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Savran: Stadium music has gone to dogs

Sunday, October 22, 2000

Who let the dogs out? A fair question, although only relevant if you have more than one dog. But when you capitalize the title and put quotation marks around it -- "Who Let the Dogs Out?" -- like so, it becomes a song title. This current novelty tune by the Baja Men is one of those tunes you love to hate, one that gets you doing the ol' double head shake ... the first in disbelief that such a song was even recorded, and the second shake to get it out of your mind.

Have you heard it yet? It goes, "Who let the dogs out ... woof, woof, woof, woof, woof." Yeah, catchy. I give it a 95, fabulous lyric and easy to dance to. I barked it out to my dog, and her tail went down as she ran the other way. Forget obedience school, she needs a music appreciation class.

Why am I telling you this? Because in case you haven't noticed, "Who Let the Dogs Out" has become No. 1 with a bullet on the sports hit parade, a staple on every stadium play list. And if a team's nickname has even the slightest canine connection, forget about it. From the Georgia Bulldogs to the Washington Huskies to the Monessen Greyhounds to any stadium with Barcaloungers in the luxury boxes, it's the No. 1 hit on the loudspeaker hit parade. And if they ever hear about this in Cleveland, the Dawg Pound will have a calming melody to soothe the inmates, much like Nurse Ratchett did for Jack Nicholson and the boys in, "One Flew Over the Cuckoo's Nest."

Songs at stadiums and arenas are part of our sporting culture. And I don't mean, "Take Me Out to the Ball Game." I'm talkin' rock-and-roll. What self-respecting stadium musicologist doesn't play, "Start Me Up" by the Rolling Stones before the opening kickoff? Just the ones with taste, I suppose. They're still doing it at stuck-in-the-70s Arrowhead Stadium in Kansas City, Mo. Time to let that one go.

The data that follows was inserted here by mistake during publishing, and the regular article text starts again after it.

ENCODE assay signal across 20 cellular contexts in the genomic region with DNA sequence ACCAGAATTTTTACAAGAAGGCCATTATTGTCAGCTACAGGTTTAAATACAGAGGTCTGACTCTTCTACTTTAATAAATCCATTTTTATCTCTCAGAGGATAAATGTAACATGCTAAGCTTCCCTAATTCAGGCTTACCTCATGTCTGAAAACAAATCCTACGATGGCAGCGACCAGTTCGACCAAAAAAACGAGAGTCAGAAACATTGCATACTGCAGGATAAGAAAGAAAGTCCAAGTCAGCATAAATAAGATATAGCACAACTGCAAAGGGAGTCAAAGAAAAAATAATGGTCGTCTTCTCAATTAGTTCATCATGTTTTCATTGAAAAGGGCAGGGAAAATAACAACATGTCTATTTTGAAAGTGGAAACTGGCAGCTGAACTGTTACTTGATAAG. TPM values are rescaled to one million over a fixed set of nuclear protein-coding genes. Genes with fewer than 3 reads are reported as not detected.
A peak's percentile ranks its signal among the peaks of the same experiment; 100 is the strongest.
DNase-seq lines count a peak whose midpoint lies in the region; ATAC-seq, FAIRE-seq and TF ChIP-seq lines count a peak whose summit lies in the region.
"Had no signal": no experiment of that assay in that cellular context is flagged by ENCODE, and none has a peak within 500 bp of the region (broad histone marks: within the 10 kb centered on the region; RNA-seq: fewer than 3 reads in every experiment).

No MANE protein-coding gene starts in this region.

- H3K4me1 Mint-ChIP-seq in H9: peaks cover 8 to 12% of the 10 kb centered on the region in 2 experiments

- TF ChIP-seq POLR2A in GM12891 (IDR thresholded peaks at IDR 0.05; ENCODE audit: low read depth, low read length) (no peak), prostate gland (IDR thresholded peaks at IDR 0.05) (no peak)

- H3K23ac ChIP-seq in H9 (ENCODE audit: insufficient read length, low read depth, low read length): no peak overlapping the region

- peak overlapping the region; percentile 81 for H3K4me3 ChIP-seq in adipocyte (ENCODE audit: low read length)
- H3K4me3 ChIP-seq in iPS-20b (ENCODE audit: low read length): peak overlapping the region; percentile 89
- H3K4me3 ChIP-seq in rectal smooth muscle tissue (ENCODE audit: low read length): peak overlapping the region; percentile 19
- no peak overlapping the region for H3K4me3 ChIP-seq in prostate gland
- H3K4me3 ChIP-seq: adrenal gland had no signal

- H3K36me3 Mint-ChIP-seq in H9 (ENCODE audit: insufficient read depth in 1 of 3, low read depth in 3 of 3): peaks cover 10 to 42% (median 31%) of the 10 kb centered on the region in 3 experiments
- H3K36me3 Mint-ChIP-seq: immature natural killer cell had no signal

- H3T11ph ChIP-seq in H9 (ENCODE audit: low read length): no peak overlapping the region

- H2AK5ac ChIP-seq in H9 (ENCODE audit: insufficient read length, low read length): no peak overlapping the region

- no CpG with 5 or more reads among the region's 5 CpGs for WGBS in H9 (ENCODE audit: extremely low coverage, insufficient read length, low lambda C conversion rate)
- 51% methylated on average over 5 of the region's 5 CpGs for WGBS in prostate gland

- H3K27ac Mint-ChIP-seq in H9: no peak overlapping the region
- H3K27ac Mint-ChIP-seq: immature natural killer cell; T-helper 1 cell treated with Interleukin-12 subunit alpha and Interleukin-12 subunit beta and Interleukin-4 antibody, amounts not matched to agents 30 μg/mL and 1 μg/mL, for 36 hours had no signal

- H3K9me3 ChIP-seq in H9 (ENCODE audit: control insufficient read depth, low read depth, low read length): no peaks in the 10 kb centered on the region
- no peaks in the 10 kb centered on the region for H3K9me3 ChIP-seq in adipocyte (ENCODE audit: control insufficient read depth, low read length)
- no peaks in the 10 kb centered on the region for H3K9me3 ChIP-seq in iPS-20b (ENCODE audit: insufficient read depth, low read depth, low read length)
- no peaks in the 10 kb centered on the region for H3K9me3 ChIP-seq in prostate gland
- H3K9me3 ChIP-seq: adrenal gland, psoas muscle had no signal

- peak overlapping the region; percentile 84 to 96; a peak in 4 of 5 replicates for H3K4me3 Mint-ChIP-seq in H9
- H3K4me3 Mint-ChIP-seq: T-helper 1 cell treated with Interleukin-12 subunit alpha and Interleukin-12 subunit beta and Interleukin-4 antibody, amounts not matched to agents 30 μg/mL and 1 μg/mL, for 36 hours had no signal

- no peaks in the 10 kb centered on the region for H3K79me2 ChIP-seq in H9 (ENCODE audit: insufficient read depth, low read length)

How about the refrain, 'We will, we will rock you' which is part of the song and a prelude to (assuming you're fortunate enough to be in the position to play it), "We Are the Champions" by Queen. And speaking of that group, don't forget, "Another One Bites the Dust." I believe the first athletic venue where that song was played was The Palace, home of the Detroit Pistons. Back in the days when the Pistons were winning championships, they would fire that baby up when the Pistons had their thumbs on the windpipes of the about-to-be-vanquished opponent, when the only thing left to be determined was the margin of victory. It was a musical variation on Red Auerbach's victory cigar, without the carcinogens. Although when you say, "Another One Bites the Dust" in Detroit, you could be talking about their homicide count.

"Rock and Roll Part 2" by Gary Glitter, more readily identifiable as the "Hey!" song is in the pantheon of the all-time greats. I first heard it in Denver at a Steelers-Broncos game, and the faithful there, who are as committed a group of fans as any I've ever seen, literally would rock Mile High Stadium. The stands would actually shake and sway when they bounced up and down and reached a Rocky Mountain, "Hey!" I'm told the tradition actually began with the old Colorado Rockies hockey team, before they moved to New Jersey and became the Devils. Makes sense that the "Hey!" song made the rounds in hockey. It certainly found a home in Pittsburgh.

It was played in a lot of hockey rinks back then, but it really gained a foothold here during the Stanley Cup years. Fans responded to it as if it were born and bred here, a 'Burgh thing. It was used judiciously by the Penguins' marketing staff, played only when there was a truly joyous moment, not every time the other team was offside, or every time Mike Milbury threw a temper tantrum. And because of that, people waited for it, and coupling the wait with the electricity of the moment, Penguins' fans shouted "Hey!" with a genuine joy and a fervor that just made you smile. Much like, "Who Let the Dogs Out."

And speaking of all-time great stadium/arena songs, why don't they play the Steelers' polka anymore? Maybe because they can't find anything that rhymes with Plaxico.


Stan Savran is the co-host of "SportsBeat" on Fox Sports Pittsburgh.

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